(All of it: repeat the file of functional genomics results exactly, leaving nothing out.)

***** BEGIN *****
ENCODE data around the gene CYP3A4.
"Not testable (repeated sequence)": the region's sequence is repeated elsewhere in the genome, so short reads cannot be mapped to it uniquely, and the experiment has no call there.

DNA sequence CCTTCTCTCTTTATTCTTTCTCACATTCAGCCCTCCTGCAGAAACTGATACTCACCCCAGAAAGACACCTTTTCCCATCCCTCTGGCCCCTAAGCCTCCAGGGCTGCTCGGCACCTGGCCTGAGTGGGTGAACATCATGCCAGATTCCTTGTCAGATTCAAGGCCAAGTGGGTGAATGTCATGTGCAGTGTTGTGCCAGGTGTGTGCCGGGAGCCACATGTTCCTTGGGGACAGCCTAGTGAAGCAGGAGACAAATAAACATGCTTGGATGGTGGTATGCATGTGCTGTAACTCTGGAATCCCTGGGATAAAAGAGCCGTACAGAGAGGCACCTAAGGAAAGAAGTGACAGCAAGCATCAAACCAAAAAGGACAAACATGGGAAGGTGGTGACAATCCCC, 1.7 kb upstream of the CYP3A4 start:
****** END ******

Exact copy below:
ENCODE data around the gene CYP3A4.
"Not testable (repeated sequence)": the region's sequence is repeated elsewhere in the genome, so short reads cannot be mapped to it uniquely, and the experiment has no call there.

DNA sequence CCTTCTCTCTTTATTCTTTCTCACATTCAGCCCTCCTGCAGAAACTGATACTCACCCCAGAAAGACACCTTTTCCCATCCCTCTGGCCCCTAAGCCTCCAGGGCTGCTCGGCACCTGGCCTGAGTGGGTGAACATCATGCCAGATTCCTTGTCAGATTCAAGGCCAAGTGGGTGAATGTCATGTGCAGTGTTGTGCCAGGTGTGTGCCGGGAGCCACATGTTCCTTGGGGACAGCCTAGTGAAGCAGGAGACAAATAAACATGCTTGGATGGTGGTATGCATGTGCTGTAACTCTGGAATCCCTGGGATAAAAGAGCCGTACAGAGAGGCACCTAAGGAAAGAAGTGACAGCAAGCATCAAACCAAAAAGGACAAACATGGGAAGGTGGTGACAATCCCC, 1.7 kb upstream of the CYP3A4 start: